Calorie Counting: Is it worth it?

Calorie Counting: Is it worth it?

Counting calories has been a really volatile topic over the years. Some experts swear by it, and others scoff at the thought. But what are the advantages of counting calories? And are there any negatives? We’re putting our foot down today – let’s break it down!

What is Calorie Counting?

When it comes to results, diet is where most people struggle and ultimately fail. Diet will make or break your fitness goals and calorie counting is one way of staying on top of eating habits. It is important to note that when we say diet, we are talking about what you eat regularly, not a diet(like Atkins) as something you do temporarily. We strongly believe that counting calories is a great tool to use in your health arsenal – whether you are new to the game, or a hardened veteran. By creating a habit of tracking what you put into your body, you can set realistic goals for yourself, and you can find your weak points. Your goal should be to get an idea of the portion sizes that are right for your needs. There will always be a situation where you can’t whip out your phone and do a calorie lookup.

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Blackburn Tip: Weigh your portions on a scale before you eat. This is a great metric to keep track of so you can make right decisions the next time you eat out. Although there are more calorie dense foods when you go out, an educated guess is better than a free for all.

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So how do you start counting calories?

First use calculators such as the one found on CalorieKing.com. Determine the amount of calories you need to sustain your current weight – then figure out your macronutreint goals – the amounts of Carbs, Fat, and Protein you should have.  Once you know this you can then start formulating a diet plan. Though it may get tiring, the best approach is to eat the same or similar foods on most days. This will keep dieting simple and promote adherence – statistically speaking, the smaller the change you make, the more likely you are to keep it up. Start by planning out your 3 main meals – Breakfast, Lunch, and Dinner. Assuming they are they same most days, you can then log these meals and figure out how many calories you have left. Think of it as budgeting, you budget certain amounts to different expenses which in this case are Carbs, Fats, and Proteins. Spend too much in one area, and you must take away from another. STICK TO THE BUDGET. To be successful you have to be strict with yourself.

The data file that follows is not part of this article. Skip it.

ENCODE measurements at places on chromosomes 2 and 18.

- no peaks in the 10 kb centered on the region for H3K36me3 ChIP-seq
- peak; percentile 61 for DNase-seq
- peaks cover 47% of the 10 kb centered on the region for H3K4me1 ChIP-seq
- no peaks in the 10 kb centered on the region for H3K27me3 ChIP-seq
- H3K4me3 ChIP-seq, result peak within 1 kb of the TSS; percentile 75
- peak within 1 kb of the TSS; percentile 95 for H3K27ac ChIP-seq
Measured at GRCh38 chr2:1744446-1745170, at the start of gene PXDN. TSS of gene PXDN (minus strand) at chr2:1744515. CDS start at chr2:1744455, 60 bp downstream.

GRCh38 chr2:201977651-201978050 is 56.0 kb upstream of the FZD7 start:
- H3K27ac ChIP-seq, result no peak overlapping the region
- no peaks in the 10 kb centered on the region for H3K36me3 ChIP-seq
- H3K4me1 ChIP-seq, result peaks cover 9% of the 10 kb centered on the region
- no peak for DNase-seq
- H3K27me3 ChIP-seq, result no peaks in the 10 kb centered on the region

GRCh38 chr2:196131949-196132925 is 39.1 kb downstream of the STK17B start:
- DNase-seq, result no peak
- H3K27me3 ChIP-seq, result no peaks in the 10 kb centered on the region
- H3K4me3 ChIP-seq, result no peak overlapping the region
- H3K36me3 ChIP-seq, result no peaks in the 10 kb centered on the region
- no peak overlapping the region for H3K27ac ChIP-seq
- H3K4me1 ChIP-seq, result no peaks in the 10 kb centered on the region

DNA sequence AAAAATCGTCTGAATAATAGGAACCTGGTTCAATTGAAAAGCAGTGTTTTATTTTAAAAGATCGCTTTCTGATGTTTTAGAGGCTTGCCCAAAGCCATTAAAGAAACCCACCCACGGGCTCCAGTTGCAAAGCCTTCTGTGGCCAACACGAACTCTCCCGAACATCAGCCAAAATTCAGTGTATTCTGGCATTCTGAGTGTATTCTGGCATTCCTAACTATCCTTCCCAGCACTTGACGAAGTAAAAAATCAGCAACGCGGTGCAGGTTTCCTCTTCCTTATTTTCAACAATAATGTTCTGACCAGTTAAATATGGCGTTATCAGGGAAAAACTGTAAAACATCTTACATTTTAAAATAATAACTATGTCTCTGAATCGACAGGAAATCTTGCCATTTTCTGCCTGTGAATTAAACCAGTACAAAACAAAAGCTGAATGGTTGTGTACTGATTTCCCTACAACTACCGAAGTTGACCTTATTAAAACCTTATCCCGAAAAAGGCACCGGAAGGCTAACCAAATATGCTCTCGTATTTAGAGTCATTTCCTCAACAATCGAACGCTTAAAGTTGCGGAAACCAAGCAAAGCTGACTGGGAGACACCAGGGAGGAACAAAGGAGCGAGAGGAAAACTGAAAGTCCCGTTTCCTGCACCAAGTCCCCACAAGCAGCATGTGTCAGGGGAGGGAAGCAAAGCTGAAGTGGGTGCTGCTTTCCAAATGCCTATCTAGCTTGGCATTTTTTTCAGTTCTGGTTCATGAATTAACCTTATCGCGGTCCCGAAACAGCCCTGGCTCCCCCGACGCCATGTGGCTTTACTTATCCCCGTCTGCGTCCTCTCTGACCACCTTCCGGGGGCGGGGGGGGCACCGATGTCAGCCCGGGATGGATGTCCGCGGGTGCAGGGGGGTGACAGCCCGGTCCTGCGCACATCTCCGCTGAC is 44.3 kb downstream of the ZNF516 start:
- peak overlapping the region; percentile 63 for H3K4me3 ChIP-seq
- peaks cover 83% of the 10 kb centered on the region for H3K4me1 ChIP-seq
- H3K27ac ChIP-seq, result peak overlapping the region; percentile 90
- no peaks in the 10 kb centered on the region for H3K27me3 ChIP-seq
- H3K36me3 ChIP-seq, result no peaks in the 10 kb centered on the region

In theory, calorie counting sounds amazing and pretty simple to do, but it does have its drawbacks. Firstly, some will begin to obsess and be unable to eat or enjoy foods if not measured and logged. This creates a dependency to whatever method you are using to track your calories. Don’t go number crazy. Like we said earlier, there will always be times where you just can’t be 100% accurate, and that’s ok. Use your experience to make a good judgement.

Second, most fail to actually hit their macronutrient goals but still hit their calories. For example, let’s say a 29 year old male has the following goals:

Total Calories – 2808
Fat – 71.4g
Carb – 398.4g
Protein – 142.9g

The mistake will be staying under 2808 calories, but missing the actual composition of those calories – maybe eating too little protein and too much carbs. Generally, if you are just starting off this is fine, but one should make an effort to hit their macronutrient goals and then make adjustments as needed.

Thirdly, just like with workout programs, most people jump from one diet to another. So using the same example as before, the person may recalculate their dietary needs weekly instead of consistently hitting his goal, and then waiting to see how it affects his body. It is surprising how many people do this. If after 6-8 weeks of sticking to your diet nothing happens then you can readjust but only in 100 calorie increments each way. If you want to lose weight and it is not working then recalculate, so for the same male he may take away 100 calories and then his goals would look like this:

Total Calories – 2708
Fat – 71.4g
Carb – 373.4g
Protein – 142.9g

Since most people eat too many carbs, that is what we took away first. Then repeat as necessary until you get a desired result.

The fourth big mistake is not taking breaks. Calorie counting can make you feel imprisoned. It is ok to not log every once in a while and in fact will help you keep the habit up for a longer time. Periods of just eyeballing and guess-timating calories will help you apply what you learned and teach decrease dependency. Just don’t forget about the process in the long term. You want to make sure that you are sticking to your plan.

So after all that, it begs the questions, should you count caloriesYes! Is it right for everyone? Not always – but that’s why we’re here to support you along your fitness journey. We’re there for you, so you can make healthy habits possible. We know how difficult it can be to transition to something completely new. But you can do it!

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